Fitness devices leverage consumer privacy to optimize health
When you use a wearable device to track your health or fitness, do you control your sensitive information? Or is the technology actually using you?
Despite being a Certified Information Privacy Professional, I wear two health trackers almost all the time: an Oura Ring and Garmin watch. Both are considered Internet of Things (IoT) devices, or anything with an internet connection, apart from traditional gadgets like computers and phones. In addition to wearables, IoT devices span from washing machines and fridges to military surveillance robots. In 2020, 445 million wearable devices were shipped to consumers, and in 2021, the wearables industry reported a revenue of $41.94 billion. Researchers speculate that 41.6 billion IoT devices will exist by 2025, showing a growing global appetite for connectivity.
Fitness wearables come in a variety of forms: from stylish jewelry like smartwatches, smart rings, and smart bands, to high-tech continuous glucose monitors. Some folks, like me, wear one or more devices for “bio-hacking“ or “DIY biology,” which is the process of monitoring one’s input (e.g., kcal energy, sleep, and meditation) and corresponding output (e.g., wellbeing, steps, and variable heart rate) to improve sleep, health, lifespan, and/or athletic performance. Others wear them to record workouts, play music, or simply tell the time.
But what data exactly are these IoT wearables tracking and what are they doing with it?
- Oura collects sensitive health information, including heart rate, body temperature, BMI, women’s reproductive health information, fitness activities, and user “tags” (e.g., whether the user wore a sleep mask, drank caffeine, or cared for a baby late at night).
- Oura collects personally identifiable information, including name, age, contact and demographic information.
- Oura stores financial information, such as my credit card number.
- Oura uses GPS when enabled to track precise geolocation data during a workout, collecting and storing it, including my home address and where I typically run.
- Oura can share data with health care providers, but only if I opt in.
- Oura uses the health data it collects to provide its services, as well as research and development and third-party integrations.
Altogether, Oura collects a lot of different data beyond the scope of my fitness activities, increasing my risk during a data breach.
Despite knowing that my data is being tracked, collected, and used for purposes beyond optimizing my health and athletic performance, I still wear my health trackers and plan to continue. I appreciate the convenience and health insights, and I am willing to accept the tradeoff. However, I limit online tracking by disabling cookies, and I don’t share my data with third-party vendors.
Here are some other ways we can keep our devices safe and protect ourselves against malicious actors.
Software and firmware updates: Software and firmware updates often fix vulnerabilities identified by device engineers. If an update is being pushed to your device, there’s most likely a good reason for it. Don’t silence or delay the updates too long because they can leave your device vulnerable to bad actors or viruses.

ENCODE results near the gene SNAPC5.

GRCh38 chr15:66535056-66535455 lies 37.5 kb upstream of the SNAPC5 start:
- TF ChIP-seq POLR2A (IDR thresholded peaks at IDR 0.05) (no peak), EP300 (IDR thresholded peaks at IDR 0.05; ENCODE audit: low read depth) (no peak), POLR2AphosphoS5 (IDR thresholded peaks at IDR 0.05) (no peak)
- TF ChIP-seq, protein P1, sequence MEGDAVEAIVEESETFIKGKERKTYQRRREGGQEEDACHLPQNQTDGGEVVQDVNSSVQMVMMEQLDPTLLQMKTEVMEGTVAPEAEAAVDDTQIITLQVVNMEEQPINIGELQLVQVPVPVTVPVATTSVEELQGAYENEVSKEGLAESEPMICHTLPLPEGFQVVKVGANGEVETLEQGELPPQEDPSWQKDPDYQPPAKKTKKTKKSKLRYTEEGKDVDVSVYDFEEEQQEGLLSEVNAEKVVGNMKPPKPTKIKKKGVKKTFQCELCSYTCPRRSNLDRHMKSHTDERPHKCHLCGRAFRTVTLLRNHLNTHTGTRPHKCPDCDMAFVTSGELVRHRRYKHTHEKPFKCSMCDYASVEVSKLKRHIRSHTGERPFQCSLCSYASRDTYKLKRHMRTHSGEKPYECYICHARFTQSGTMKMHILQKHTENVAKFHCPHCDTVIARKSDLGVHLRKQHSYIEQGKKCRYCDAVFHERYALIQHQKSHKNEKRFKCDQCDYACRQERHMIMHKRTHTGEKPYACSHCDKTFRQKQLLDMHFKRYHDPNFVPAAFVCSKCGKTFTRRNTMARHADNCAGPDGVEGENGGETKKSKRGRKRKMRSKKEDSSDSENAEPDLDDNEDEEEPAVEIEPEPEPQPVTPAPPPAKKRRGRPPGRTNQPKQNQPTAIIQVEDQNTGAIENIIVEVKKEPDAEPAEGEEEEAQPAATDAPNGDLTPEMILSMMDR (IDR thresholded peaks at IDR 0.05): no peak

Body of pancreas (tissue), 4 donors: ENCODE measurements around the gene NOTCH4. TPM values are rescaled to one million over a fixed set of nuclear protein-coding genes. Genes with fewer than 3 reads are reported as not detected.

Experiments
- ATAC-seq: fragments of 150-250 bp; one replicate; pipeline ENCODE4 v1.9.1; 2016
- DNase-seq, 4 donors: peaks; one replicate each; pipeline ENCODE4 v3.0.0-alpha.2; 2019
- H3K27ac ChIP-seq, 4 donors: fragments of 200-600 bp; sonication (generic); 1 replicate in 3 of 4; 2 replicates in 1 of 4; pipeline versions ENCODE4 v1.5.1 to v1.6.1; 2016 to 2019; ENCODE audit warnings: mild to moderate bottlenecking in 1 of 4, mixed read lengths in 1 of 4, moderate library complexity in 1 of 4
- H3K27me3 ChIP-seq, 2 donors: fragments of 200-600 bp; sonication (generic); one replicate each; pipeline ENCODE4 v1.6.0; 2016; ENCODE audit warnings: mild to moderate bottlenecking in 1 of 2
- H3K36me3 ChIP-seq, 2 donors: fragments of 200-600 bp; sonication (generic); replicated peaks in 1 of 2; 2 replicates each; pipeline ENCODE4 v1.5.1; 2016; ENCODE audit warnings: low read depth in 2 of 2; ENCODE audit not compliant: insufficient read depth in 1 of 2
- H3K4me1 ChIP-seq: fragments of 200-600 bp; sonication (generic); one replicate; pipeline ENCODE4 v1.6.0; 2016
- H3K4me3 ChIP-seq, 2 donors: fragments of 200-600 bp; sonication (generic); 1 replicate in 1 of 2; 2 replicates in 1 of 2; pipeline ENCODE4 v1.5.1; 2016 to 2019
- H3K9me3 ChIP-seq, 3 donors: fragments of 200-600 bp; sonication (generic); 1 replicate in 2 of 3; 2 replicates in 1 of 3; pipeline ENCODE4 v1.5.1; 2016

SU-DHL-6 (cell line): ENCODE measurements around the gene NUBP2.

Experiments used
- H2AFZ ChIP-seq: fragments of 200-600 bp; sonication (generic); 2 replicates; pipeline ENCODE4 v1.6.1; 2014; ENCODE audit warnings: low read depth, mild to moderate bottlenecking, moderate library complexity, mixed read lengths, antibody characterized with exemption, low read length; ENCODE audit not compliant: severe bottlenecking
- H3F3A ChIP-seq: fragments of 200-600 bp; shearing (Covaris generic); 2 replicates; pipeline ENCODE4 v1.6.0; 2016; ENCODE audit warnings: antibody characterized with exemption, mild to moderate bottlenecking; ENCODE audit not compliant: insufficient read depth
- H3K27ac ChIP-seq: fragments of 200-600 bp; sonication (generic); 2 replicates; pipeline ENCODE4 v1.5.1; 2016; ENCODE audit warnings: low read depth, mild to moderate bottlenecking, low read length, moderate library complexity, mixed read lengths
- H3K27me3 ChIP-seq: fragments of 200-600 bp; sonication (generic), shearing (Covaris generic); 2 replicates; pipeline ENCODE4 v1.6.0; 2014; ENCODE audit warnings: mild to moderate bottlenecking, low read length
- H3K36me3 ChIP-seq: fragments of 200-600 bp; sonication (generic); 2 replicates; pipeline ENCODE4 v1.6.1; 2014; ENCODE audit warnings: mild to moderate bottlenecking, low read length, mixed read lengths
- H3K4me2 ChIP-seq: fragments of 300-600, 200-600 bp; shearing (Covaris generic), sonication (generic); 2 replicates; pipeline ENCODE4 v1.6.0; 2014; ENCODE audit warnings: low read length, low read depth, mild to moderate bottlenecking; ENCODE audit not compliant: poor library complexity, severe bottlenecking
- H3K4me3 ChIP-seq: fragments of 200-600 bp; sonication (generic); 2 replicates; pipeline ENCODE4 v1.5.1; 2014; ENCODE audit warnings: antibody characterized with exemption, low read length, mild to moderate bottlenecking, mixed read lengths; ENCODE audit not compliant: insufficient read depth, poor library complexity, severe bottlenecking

Limit connectivity: In 2019, an ethical hacker identified IT security vulnerabilities in the expansive connectivity of a continuous glucose monitor (GCM), alerting regulators that malicious hackers could connect wirelessly to a CGM device and modify the delivery of insulin, with catastrophic health impacts. Always review your device’s settings; disable device wireless connectivity, including Bluetooth, when not in use; and limit access to the minimum needed for use.
Vendors are not subject to HIPAA: Wearable fitness technology vendors are not considered “covered entities” under the Health Information Portability and Accessibility Act (HIPAA), which means they can sell your data. Fitbit, which was bought by Google in 2019, is an interesting example: Data collected by Fitbit can be used by Google to deliver targeted advertisements. These ads might consider any information shared with Fitbit: fitness goals, calorie tracking, sleep quality, or any other metric inferred through use. You can usually opt out of this type of use by reading a company’s terms of service and privacy policies.
Concerned about a University of Utah or University of Utah Health data security incident? Contact the campus IT Help Desk at 801-581-4000, University of Utah Health ITS Service Desk at 801-587-6000, or the Information Security Office’s Security Operations Center at SOC@utah.edu for immediate assistance.
Want to learn more? Reach out to the offices below.
- Office of General Counsel: Contact Ogcemail@example.com if you are evaluating a service for your organization and are provided with a contract for goods or services.
- Privacy Office: Contact firstname.lastname@example.org if a third-party vendor will be accessing, viewing, storing, or using university protected health information (PHI). If the terms of service or contract suggest data collection, a business associate agreement (BAA) or other data use agreement (DUA) may be legally necessary. Contact email@example.com with general inquiries about information privacy and your rights and responsibilities.
- IT Governance, Risk, & Compliance: Contact ISO-GRC@utah.edu if you are assessing a software or hardware service for your organization. The U’s Information Security Office must evaluate the security of new software or hardware.
- PIVOT: Contact PIVOT Center – Partners for Innovation, Ventures, Outreach & Technology (utah.edu) if you have an idea for innovating systems using apps or software.
Have an information privacy topic you’d like to know more about? Contact Bebe Vanek, information privacy administrator for University of Utah Health Compliance Services, at firstname.lastname@example.org.
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